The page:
Multiple Devices on a Single Power Supply

Discussion in 'General Electronics Chat' started by DanRilley, Jan 16, 2010.

  1. DanRilley

    Thread Starter Senior Member

    Jan 13, 2008
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    0
    Hello, I am doing a project for a museum that involves 3 devices requiring slightly different power requirements. Weight and size is an issue so I want to use a single transformer supply and then use voltage regulators to provide 3 separate DC outs. I am just wondering what the issues I may run into with this. I am a beginner at electronics, but from what I gather, as long as the 3 devices don't draw amounts over the VoltAmp rating of the supply I should be fine. Is this correct?

    Here are the details of my project.

    Device 1: Arduino (Atmel AVR 328P with a 5V regulator). Current draw is tough to figure on this but I think 300-600mA should be fine.

    Device 2: Yamaha QY70 sequencer. I couldn't find any direct electrical requirements, but the suggested power supply is 12V 600ma.

    Device 3. Creative TravelSound Speakers. Again only have suggested power supply of 5V 1A.

    Power Supply: 12V 1.67A 20VA

    So far I can run both the QY70 and the Arduino off this single supply by just splitting the power cable (The arduino has it's own voltage regulator so I don't even have to worry about setting that to 5V) Now I want to power the speakers off this 12V supply as well.

    I have a regulator equivalent to an LM7805 (Datasheet) which can provide 5V 1A. Do I just need to run the 12V power supply through the basic suggested circuit of the datasheet (pg. 22 fig. 7) to get this to work, or is there a better regulator circuit that anyone would suggest? Since it's 3 devices off one transformer, what type of power fluctuations do I need to consider? Obviously power for each device needs to be very constant.

    From my calculations (which I don't know if this is how you're supposed to do this:)

    Device 1: 3VA
    Device 2: 7.2VA
    Device 3. 5VA

    Total: 15.2VA
    Power Supply Capability: 20VA


    Does this seem like it will work?
     
  2. SgtWookie

    Expert

    Jul 17, 2007
    22,182
    1,728
    Great that you're helping out the Museum. They're typically cash-starved.

    However, using a linear regulator is very inefficient; it'll waste a lot of power regulating 12v down to 5v.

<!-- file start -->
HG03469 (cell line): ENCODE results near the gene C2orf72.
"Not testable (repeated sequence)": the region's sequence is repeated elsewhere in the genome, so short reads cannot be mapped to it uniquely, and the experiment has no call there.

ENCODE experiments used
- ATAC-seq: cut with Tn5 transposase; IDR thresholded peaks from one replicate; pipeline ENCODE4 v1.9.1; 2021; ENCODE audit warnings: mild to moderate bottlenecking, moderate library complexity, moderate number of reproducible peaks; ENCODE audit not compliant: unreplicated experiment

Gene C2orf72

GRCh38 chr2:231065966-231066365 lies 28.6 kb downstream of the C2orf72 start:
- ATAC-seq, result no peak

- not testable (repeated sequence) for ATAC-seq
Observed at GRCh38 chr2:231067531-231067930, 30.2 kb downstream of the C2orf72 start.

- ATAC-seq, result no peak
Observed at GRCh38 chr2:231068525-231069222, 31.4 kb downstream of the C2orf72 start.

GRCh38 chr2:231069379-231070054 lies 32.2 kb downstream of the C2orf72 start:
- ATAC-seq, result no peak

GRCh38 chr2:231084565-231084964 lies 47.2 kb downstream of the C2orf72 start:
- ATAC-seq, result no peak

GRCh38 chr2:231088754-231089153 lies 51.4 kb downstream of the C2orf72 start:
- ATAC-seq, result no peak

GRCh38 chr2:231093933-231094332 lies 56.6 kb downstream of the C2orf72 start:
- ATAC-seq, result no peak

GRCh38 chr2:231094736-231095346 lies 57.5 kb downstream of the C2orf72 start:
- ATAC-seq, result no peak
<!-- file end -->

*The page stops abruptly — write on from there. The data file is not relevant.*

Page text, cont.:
Have a look at this:
    http://www.mpja.com/prodinfo.asp?number=17182+PS
    A switching supply that meets your needs for under $5. It will be a lot more efficient than using a linear regulator, which will save the museum on the electric bill over time.
     
  3. rjenkins

    AAC Fanatic!

    Nov 6, 2005
    1,015
    69
    Using a linear regulator voltage regulator, the critical figure is the total current of the loads, compared to to supply capability, eg:

    Load 1 = 12V 600mA
    Load 2 = 12V 600mA
    Load 3 = 12V 1000mA

    Total current 2200mA
    At 12V, that is 26.4VA

    The reason for this is that a linear regulator takes the same supply current as the load (or a fraction more to power itself); the difference between the input and output voltage is dropped across the regulator, so the 5V 1A output regulator would be dissipating 7W (7V x 1A, the difference between 12V and 5V).

    If you used a switch mode regulator rather than a linear regulator, you would get much nearer to your original figures. Using something like a National Semiconductor 'Simple Switcher' IC, you may well get the 5V 1A output while only drawing around half an amp from the 12V supply.

    That reduces the 12V load to around 20.5VA, so if the other loads are less than 600mA each your 12V supply may work.
     
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  4. DanRilley

    Thread Starter Senior Member

    Jan 13, 2008
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  5. SgtWookie

    Expert

    Jul 17, 2007
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    OK, keep in mind that the switcher will put noise on the 12v input, which might affect the QY70.

    I'd use another 330uH inductor on the input with another cap to make a pi filter; that should help to keep things more quiet.
     
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  6. DanRilley

    Thread Starter Senior Member

    Jan 13, 2008
    107
    0
    Hi SgtWookie,

    Since I'm all for removing as much noise as possible, which input do you refer to when adding the extra inductor and capacitor? The unregulated 12V input (refering to the regulator datasheet example circuit), or the regulated 5V input to the speakeers (the result of the aforementioned circuit), or some other place? I assume the first, but I want to be sure since I know squat about PI filters. Below I just showed what I understood, red or blue?

    [​IMG]

    [​IMG]
     
  7. Wendy

    Moderator

    Mar 24, 2008
    20,765
    2,536
    The second drawing will be much quieter.
     
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